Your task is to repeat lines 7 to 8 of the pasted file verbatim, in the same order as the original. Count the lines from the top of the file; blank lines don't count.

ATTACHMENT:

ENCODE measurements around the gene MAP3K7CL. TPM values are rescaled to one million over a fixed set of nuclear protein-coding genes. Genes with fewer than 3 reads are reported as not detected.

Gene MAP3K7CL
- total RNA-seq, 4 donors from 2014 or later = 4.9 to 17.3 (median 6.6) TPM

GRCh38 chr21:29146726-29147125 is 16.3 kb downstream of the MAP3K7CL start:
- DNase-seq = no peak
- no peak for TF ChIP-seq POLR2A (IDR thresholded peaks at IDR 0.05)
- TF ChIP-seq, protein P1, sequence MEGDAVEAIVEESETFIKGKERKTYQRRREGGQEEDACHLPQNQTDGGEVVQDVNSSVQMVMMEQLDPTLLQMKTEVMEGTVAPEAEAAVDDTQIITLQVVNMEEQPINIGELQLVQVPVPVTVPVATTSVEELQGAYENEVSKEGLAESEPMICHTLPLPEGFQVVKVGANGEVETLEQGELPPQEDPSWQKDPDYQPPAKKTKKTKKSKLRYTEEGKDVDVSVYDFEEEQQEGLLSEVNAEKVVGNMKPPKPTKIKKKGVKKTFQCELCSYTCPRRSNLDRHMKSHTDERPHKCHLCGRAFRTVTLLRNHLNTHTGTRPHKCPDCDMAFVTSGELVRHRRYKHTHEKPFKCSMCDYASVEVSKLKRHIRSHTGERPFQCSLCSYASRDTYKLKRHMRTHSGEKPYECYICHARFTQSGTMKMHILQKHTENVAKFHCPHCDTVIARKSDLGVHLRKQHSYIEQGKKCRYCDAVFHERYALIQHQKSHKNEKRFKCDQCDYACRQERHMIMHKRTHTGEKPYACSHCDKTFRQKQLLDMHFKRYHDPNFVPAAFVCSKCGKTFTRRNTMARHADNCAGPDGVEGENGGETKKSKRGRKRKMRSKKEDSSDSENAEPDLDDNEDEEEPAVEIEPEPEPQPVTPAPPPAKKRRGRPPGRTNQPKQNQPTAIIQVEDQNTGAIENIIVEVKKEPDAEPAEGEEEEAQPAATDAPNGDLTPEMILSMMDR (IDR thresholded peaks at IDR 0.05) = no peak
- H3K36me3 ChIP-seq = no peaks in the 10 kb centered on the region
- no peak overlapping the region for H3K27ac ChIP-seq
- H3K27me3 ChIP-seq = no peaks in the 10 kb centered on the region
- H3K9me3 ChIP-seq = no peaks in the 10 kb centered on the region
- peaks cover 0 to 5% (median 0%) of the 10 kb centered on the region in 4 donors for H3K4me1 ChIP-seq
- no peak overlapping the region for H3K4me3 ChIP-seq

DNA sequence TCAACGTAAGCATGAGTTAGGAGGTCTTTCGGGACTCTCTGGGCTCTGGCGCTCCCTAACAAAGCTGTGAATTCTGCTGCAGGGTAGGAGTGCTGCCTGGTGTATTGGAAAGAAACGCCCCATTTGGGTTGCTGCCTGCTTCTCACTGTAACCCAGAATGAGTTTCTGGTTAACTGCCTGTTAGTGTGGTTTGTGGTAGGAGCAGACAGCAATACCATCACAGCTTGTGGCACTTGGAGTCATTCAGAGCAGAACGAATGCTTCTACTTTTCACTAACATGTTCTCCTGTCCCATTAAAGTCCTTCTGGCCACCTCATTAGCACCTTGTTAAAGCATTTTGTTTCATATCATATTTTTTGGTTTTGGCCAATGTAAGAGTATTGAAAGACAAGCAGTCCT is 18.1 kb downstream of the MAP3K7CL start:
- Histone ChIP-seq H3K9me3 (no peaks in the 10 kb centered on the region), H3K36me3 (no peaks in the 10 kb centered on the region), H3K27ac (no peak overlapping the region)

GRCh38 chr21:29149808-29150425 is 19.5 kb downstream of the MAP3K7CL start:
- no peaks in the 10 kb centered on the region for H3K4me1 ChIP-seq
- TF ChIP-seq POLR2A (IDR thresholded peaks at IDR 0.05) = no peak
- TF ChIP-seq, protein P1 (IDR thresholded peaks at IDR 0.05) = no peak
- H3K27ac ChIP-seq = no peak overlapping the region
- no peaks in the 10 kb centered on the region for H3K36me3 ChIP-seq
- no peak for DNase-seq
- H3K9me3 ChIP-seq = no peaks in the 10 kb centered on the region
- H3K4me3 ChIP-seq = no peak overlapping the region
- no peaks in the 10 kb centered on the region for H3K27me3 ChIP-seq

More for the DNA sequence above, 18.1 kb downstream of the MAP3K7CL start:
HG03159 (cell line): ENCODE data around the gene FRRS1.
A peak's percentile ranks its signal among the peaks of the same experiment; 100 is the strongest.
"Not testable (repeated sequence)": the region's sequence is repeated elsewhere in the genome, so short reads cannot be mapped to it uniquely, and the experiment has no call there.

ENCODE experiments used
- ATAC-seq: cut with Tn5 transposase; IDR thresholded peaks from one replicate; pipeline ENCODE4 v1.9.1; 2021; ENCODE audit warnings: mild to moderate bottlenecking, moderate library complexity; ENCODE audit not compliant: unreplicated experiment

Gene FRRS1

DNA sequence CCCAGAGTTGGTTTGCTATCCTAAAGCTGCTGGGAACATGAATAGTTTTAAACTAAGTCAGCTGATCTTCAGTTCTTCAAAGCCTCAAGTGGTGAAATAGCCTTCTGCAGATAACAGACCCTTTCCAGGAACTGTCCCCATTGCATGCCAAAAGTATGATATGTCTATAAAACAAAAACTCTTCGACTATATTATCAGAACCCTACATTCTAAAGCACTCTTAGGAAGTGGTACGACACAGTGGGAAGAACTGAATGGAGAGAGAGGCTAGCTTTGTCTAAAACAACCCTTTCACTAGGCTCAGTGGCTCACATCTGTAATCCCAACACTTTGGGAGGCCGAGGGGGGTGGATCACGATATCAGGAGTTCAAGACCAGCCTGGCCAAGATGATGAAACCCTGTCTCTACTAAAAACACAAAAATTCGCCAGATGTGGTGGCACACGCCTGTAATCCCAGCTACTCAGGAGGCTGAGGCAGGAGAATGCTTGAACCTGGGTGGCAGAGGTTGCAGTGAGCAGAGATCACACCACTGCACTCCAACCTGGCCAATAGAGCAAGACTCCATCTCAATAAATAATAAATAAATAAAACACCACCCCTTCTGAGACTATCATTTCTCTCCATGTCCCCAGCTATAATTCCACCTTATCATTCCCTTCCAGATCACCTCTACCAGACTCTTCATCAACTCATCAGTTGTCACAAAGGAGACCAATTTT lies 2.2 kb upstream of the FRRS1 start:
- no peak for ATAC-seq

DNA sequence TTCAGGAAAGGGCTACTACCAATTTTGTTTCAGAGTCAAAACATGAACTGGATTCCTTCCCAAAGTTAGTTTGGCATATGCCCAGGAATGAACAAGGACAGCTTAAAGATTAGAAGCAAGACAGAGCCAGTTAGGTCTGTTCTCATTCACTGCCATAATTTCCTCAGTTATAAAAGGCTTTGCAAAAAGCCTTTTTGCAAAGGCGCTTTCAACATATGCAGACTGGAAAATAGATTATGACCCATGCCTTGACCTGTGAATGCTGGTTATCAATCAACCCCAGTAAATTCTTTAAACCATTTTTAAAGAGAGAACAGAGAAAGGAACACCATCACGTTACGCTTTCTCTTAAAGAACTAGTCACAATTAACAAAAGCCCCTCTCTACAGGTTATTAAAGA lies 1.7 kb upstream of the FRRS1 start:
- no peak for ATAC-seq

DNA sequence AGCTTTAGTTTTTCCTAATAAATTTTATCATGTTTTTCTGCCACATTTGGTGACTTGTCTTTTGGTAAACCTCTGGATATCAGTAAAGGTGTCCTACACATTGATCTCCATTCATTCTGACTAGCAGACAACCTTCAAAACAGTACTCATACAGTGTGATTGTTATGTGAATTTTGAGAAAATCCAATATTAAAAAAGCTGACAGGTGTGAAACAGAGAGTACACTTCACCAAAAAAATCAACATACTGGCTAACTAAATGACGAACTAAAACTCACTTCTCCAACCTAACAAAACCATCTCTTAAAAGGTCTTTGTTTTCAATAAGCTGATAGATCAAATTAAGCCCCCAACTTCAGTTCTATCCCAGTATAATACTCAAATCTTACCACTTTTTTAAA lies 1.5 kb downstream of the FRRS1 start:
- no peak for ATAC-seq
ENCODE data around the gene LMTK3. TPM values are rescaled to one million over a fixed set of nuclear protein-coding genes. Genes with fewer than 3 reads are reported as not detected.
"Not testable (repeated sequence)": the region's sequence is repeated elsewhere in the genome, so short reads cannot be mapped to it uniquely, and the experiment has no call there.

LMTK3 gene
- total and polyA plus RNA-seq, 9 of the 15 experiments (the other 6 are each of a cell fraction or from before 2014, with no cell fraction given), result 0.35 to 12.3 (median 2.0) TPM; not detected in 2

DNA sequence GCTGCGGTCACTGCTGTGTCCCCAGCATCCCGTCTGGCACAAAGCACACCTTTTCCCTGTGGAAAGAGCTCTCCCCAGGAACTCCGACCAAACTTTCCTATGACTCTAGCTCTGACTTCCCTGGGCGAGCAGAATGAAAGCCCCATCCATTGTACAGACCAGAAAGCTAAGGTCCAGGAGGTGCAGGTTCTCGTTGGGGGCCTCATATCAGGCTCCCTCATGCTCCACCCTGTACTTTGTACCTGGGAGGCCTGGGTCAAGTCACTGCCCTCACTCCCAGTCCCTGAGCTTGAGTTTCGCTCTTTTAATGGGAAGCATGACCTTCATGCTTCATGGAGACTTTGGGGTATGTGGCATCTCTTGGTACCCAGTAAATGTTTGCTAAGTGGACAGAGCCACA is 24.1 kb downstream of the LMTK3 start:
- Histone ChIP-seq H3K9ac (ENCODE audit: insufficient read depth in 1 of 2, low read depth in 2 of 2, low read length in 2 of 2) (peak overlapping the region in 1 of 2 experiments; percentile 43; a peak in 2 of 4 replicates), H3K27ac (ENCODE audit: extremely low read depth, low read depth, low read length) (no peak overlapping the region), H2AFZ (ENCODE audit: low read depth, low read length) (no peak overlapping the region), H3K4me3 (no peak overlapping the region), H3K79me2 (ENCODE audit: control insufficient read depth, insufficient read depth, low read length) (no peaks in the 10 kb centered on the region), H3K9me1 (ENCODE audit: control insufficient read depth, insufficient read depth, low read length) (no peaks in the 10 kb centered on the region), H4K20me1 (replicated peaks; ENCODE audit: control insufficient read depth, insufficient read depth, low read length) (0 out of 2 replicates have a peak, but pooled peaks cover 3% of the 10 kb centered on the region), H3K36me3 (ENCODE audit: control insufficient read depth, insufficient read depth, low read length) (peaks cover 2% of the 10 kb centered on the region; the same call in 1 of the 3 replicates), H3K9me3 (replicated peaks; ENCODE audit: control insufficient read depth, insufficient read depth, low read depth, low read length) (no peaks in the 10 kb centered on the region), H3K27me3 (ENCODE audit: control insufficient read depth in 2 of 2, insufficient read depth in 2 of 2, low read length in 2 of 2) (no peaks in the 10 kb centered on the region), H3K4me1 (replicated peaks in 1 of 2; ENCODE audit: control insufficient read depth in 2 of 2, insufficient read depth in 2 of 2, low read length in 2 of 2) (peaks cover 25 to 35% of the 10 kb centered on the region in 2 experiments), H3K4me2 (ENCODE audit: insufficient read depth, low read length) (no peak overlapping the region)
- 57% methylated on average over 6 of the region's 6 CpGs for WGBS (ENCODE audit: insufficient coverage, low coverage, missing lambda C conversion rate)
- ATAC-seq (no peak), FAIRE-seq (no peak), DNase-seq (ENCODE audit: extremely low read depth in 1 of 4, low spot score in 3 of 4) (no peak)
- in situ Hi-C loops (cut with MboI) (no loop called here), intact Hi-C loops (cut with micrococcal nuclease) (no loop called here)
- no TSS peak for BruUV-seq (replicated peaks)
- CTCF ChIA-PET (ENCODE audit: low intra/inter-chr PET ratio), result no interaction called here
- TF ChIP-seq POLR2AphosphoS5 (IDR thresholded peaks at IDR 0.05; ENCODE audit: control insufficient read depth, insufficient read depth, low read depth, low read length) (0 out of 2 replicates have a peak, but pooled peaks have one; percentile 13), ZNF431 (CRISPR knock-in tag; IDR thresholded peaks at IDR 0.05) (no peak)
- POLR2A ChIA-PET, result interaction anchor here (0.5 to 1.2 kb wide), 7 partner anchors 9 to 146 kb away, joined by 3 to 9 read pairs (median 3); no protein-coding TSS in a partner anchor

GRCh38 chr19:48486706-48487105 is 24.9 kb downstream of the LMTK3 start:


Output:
- TF ChIP-seq, protein P1, sequence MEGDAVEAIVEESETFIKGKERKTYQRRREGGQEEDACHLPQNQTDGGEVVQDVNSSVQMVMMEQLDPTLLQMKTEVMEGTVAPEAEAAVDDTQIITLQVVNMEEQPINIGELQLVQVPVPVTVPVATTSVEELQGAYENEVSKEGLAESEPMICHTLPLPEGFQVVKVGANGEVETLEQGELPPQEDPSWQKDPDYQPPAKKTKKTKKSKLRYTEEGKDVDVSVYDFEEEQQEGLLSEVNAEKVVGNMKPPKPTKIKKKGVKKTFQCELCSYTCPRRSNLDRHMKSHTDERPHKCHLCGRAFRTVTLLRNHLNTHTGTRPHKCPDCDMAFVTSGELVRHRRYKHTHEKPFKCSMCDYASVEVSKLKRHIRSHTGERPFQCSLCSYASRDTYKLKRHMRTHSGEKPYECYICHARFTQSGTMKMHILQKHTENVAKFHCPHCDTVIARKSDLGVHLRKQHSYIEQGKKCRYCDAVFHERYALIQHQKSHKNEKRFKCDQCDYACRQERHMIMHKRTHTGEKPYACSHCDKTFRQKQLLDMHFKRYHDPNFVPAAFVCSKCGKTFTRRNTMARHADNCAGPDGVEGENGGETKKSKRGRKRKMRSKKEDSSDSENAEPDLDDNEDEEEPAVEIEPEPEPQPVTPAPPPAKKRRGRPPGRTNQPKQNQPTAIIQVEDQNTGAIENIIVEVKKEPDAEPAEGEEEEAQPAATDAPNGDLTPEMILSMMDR (IDR thresholded peaks at IDR 0.05) = no peak
- H3K36me3 ChIP-seq = no peaks in the 10 kb centered on the region